Addressing the issue of Article III standing in an appeal of an inter partes review (IPR) decision, the US Court of Appeals for the Federal Circuit dismissed the appeal because the party appealing failed to establish an injury sufficient to confer standing. Argentum Pharms. LLC v. Novartis Pharms. Corp., Case No. 18-2273 (Fed. Cir. Apr. 23, 2020) (Moore, J.).

Apotex filed an IPR petition of a patent owned by Novartis. The Patent Trial and Appeal Board (PTAB) instituted proceedings and granted Sun (and related entities), Teva, Actavis and Argentum’s (collectively, Petitioners) requests for joinder under 35 U.S.C. § 315(c). After PTAB concluded that Petitioners did not demonstrate unpatentability of the patent claims, Petitioners appealed.

Before opening briefs were filed, Novartis filed a motion to dismiss Argentum’s appeal for lack of standing. Argentum opposed and included declarations from the CEOs of Argentum and KVK, Argentum’s manufacturing and marketing partner. KVK was working with Argentum to develop a generic version of Novartis’ Gilenya® product and prepare an Abbreviated New Drug Application (ANDA). The Court directed the parties to address the standing issue in their briefs. During the appeal, all Petitioners settled with Novartis, except Argentum. Novartis submitted a notice of supplemental authority arguing that Article III standing was a threshold issue that must be assessed before addressing the merits of the case because Argentum was the only remaining appellant.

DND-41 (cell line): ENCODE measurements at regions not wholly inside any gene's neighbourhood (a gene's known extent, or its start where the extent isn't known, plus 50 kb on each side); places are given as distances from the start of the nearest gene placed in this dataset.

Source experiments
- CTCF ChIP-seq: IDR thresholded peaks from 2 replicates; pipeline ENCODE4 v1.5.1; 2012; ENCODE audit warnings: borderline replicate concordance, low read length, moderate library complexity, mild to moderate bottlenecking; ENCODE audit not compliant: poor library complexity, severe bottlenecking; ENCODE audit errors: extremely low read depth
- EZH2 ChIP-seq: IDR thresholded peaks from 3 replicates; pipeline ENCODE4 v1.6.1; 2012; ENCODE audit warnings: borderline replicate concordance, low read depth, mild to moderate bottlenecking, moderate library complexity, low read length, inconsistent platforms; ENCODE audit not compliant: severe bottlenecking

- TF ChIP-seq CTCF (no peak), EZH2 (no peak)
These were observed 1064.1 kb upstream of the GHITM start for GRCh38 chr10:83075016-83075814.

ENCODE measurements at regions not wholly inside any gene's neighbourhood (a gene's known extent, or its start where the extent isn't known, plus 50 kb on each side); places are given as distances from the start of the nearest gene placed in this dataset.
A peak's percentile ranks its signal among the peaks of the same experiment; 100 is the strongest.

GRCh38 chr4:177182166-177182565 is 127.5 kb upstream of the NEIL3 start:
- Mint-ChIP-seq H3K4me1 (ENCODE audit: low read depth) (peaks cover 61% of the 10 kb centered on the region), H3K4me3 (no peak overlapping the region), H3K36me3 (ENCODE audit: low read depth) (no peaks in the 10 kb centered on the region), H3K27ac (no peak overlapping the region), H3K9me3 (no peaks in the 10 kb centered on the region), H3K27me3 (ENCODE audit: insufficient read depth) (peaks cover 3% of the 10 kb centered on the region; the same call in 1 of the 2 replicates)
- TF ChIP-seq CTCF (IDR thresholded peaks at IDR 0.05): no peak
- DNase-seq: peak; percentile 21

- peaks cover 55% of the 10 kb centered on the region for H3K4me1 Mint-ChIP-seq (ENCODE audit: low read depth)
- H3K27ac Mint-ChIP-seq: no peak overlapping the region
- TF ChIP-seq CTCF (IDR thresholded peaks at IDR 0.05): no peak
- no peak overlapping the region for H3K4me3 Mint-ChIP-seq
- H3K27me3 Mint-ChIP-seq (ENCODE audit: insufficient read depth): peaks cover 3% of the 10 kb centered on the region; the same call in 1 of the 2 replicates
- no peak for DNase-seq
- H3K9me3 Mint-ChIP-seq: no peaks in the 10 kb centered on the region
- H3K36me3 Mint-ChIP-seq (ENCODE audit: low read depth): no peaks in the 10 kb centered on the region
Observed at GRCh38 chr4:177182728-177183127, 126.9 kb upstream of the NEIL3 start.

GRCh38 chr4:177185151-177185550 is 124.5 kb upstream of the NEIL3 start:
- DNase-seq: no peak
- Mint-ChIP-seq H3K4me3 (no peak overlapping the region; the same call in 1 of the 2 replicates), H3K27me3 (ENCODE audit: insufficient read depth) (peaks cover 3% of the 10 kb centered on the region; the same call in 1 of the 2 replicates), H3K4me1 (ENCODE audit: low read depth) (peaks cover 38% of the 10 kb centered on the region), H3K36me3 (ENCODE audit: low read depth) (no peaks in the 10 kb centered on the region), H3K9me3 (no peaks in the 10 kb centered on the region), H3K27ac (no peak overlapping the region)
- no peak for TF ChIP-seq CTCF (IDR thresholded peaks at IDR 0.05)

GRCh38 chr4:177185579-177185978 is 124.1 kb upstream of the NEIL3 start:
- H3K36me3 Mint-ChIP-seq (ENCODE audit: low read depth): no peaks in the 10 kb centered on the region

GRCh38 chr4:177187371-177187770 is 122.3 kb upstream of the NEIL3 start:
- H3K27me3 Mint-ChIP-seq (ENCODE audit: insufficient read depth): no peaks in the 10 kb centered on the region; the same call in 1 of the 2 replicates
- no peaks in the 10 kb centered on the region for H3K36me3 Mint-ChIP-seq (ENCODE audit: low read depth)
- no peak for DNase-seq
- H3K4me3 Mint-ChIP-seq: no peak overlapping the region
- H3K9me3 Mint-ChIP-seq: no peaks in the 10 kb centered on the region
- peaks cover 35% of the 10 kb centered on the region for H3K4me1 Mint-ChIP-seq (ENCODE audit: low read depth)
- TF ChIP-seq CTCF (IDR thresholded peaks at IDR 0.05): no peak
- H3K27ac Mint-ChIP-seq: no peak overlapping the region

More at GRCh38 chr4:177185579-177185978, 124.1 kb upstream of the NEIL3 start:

The Federal Circuit granted Novartis’ motion to dismiss the appeal, finding that Argentum failed to prove that it has suffered an injury in fact necessary to establish Article III standing. Argentum had the burden of proving standing by showing it has suffered an injury in fact that is fairly traceable to the challenged conduct, and that the injury is likely to be redressed by a favorable judicial decision. The Court rejected Argentum’s three arguments that it demonstrated concrete injuries in fact.

First, the Court stated that Argentum had not presented evidence that it would bear the risk of an infringement suit because no ANDA has been filed, and any ANDA to be filed would be filed by KVK – not Argentum. Second, the Federal Circuit found that Argentum’s alleged economic injury from investments in developing a generic product were stated only in generalities, and thus were conclusory and speculative. Finally, the Court noted that Argentum cannot invoke estoppel under 35 U.S.C. § 315(e) as a sufficient basis for standing where it has not established that it is engaged in any activity that would give rise to a possible infringement suit.